Red-headed Woodpecker - Melanerpes erythrocephalus
The red-headed woodpecker is a small woodpecker, about 7-9 inches in length with a wingspan of 14-17 inches. It has a red head, neck, and upper breast. It has a white lower chest and stomach, black wings with a white patch on the back, and a black tail. It has a long, strong, sharp bill and black eyes. Males and females look alike.
The red-headed woodpecker can be found throughout the United States east of the Rocky Mountains. Northern populations may migrate in the winter.
The red-headed woodpecker is found in open woodlands, forest edges and clearings, river bottoms, orchards, parks, open woods, wooded swamps, and grasslands with trees. It especially likes areas with dead or dying trees.
The red-headed woodpecker is omnivorous. It eats insects, spiders, earthworms, nuts, seeds, berries, fruit and occasionally small mammals. It may also eat bird eggs, fledglings, and mice. The red-headed woodpecker doesn't drill into trees to excavate insects as often as other woodpeckers. Instead, it perches on a tree branch or fence post and waits for flying prey to go by, or it forages on the ground for food.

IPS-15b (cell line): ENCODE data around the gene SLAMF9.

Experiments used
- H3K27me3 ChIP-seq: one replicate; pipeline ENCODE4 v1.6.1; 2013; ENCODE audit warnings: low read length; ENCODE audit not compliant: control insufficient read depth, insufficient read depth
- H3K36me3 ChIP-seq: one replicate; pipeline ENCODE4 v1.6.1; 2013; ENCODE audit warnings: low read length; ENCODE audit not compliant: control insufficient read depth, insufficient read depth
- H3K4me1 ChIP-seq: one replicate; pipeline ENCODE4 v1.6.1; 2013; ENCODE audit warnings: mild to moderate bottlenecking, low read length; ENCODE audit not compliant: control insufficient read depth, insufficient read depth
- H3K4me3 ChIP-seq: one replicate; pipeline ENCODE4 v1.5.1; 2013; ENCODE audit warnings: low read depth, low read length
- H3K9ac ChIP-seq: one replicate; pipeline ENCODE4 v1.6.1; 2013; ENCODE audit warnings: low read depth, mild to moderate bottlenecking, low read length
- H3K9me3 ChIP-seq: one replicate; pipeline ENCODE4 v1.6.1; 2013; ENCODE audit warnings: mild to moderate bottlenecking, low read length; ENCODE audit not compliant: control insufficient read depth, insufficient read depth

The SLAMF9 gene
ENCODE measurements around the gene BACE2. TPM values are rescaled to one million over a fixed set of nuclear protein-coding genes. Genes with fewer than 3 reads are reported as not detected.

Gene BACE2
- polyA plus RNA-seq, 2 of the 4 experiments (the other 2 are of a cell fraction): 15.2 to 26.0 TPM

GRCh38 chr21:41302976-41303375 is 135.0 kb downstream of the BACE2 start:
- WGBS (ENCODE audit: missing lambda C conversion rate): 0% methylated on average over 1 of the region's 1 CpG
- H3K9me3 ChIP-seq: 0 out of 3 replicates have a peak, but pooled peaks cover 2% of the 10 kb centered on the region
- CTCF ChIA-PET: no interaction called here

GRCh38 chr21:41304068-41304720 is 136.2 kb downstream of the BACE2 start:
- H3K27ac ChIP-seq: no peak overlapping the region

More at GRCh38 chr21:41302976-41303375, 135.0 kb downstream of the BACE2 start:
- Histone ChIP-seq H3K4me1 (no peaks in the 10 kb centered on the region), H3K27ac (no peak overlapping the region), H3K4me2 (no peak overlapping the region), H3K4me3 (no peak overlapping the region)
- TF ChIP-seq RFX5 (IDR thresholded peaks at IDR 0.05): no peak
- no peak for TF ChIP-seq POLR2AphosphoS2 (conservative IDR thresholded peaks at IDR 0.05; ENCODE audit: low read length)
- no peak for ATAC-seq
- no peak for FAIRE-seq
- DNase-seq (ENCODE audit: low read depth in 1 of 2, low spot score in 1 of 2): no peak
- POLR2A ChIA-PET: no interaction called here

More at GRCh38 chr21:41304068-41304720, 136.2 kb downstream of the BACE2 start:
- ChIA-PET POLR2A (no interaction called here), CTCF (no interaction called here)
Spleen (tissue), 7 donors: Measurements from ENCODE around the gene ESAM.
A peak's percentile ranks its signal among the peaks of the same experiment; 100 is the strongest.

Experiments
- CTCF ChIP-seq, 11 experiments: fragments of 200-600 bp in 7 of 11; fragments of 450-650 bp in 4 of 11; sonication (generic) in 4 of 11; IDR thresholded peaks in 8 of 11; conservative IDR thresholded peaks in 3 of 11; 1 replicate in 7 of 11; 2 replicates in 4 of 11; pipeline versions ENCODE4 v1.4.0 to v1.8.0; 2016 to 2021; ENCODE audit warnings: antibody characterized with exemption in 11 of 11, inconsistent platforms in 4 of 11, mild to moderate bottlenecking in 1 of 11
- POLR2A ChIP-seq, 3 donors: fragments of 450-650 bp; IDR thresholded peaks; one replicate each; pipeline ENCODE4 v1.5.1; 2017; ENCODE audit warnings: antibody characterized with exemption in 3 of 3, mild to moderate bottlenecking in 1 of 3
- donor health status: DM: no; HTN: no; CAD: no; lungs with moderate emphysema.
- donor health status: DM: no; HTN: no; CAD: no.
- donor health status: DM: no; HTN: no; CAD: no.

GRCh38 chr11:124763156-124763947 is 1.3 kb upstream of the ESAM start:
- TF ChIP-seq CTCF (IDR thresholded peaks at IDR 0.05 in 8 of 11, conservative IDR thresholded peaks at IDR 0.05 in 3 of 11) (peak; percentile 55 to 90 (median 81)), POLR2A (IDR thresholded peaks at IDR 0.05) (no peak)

The red-headed woodpecker is one of only four species of woodpecker that stores food. It hides food in crevices in trees, under the bark of trees, in fence posts, and even under shingles in roofs! The red-headed woodpecker may even wedge a live grasshopper or beetle into a crevice to eat later!
The red-headed woodpecker nests in holes in dead trees, telephone poles, fence posts, and even under roofs. The female lays 3-10 eggs. Incubation lasts 12-14 days. Both the male and the female incubate the eggs. The male incubates the eggs at night. Both parents feed and care for the chicks. The chicks fledge when they are 24-31 days old and can catch their own food shortly after they fledge.
Red-headed woodpeckers are solitary birds, except during mating and when raising young.
Audio Credit: xeno-canto.org Don Joness